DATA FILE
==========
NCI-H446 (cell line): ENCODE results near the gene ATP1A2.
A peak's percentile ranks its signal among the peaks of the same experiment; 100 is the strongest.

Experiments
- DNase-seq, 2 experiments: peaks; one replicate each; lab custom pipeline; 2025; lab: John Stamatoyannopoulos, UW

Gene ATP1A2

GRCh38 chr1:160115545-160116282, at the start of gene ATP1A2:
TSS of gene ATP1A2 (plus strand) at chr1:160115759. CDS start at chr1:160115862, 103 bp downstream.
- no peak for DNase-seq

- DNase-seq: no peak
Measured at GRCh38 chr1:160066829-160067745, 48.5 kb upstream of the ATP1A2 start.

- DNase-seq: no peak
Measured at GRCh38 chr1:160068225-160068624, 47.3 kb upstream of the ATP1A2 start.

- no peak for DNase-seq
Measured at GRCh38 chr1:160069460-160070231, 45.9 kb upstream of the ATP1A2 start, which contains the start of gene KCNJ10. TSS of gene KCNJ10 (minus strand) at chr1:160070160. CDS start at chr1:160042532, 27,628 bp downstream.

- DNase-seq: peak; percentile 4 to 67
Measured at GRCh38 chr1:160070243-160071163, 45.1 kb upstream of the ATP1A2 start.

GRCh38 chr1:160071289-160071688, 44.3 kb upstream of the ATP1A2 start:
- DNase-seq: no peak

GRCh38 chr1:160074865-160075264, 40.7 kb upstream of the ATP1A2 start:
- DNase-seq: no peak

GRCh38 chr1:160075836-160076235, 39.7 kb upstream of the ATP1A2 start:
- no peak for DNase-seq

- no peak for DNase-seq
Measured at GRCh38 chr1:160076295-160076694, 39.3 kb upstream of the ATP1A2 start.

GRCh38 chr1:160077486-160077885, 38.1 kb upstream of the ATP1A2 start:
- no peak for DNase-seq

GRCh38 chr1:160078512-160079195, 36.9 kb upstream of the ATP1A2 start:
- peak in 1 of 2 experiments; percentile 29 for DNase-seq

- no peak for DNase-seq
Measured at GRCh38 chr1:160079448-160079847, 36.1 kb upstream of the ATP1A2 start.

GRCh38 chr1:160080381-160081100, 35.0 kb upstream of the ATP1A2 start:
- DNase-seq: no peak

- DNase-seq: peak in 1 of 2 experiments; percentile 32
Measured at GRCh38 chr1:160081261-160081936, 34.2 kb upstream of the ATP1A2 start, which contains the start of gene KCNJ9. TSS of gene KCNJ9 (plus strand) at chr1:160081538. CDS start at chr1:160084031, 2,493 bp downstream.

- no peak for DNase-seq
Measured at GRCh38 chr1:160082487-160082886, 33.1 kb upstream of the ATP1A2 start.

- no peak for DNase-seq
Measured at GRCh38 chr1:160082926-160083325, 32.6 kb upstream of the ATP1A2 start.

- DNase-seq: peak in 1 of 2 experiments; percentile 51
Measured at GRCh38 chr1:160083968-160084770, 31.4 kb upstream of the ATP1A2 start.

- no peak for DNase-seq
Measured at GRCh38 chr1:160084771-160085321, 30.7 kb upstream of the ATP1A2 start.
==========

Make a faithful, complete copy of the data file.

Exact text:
NCI-H446 (cell line): ENCODE results near the gene ATP1A2.
A peak's percentile ranks its signal among the peaks of the same experiment; 100 is the strongest.

Experiments
- DNase-seq, 2 experiments: peaks; one replicate each; lab custom pipeline; 2025; lab: John Stamatoyannopoulos, UW

Gene ATP1A2

GRCh38 chr1:160115545-160116282, at the start of gene ATP1A2:
TSS of gene ATP1A2 (plus strand) at chr1:160115759. CDS start at chr1:160115862, 103 bp downstream.
- no peak for DNase-seq

- DNase-seq: no peak
Measured at GRCh38 chr1:160066829-160067745, 48.5 kb upstream of the ATP1A2 start.

- DNase-seq: no peak
Measured at GRCh38 chr1:160068225-160068624, 47.3 kb upstream of the ATP1A2 start.

- no peak for DNase-seq
Measured at GRCh38 chr1:160069460-160070231, 45.9 kb upstream of the ATP1A2 start, which contains the start of gene KCNJ10. TSS of gene KCNJ10 (minus strand) at chr1:160070160. CDS start at chr1:160042532, 27,628 bp downstream.

- DNase-seq: peak; percentile 4 to 67
Measured at GRCh38 chr1:160070243-160071163, 45.1 kb upstream of the ATP1A2 start.

GRCh38 chr1:160071289-160071688, 44.3 kb upstream of the ATP1A2 start:
- DNase-seq: no peak

GRCh38 chr1:160074865-160075264, 40.7 kb upstream of the ATP1A2 start:
- DNase-seq: no peak

GRCh38 chr1:160075836-160076235, 39.7 kb upstream of the ATP1A2 start:
- no peak for DNase-seq

- no peak for DNase-seq
Measured at GRCh38 chr1:160076295-160076694, 39.3 kb upstream of the ATP1A2 start.

GRCh38 chr1:160077486-160077885, 38.1 kb upstream of the ATP1A2 start:
- no peak for DNase-seq

GRCh38 chr1:160078512-160079195, 36.9 kb upstream of the ATP1A2 start:
- peak in 1 of 2 experiments; percentile 29 for DNase-seq

- no peak for DNase-seq
Measured at GRCh38 chr1:160079448-160079847, 36.1 kb upstream of the ATP1A2 start.

GRCh38 chr1:160080381-160081100, 35.0 kb upstream of the ATP1A2 start:
- DNase-seq: no peak

- DNase-seq: peak in 1 of 2 experiments; percentile 32
Measured at GRCh38 chr1:160081261-160081936, 34.2 kb upstream of the ATP1A2 start, which contains the start of gene KCNJ9. TSS of gene KCNJ9 (plus strand) at chr1:160081538. CDS start at chr1:160084031, 2,493 bp downstream.

- no peak for DNase-seq
Measured at GRCh38 chr1:160082487-160082886, 33.1 kb upstream of the ATP1A2 start.

- no peak for DNase-seq
Measured at GRCh38 chr1:160082926-160083325, 32.6 kb upstream of the ATP1A2 start.

- DNase-seq: peak in 1 of 2 experiments; percentile 51
Measured at GRCh38 chr1:160083968-160084770, 31.4 kb upstream of the ATP1A2 start.

- no peak for DNase-seq
Measured at GRCh38 chr1:160084771-160085321, 30.7 kb upstream of the ATP1A2 start.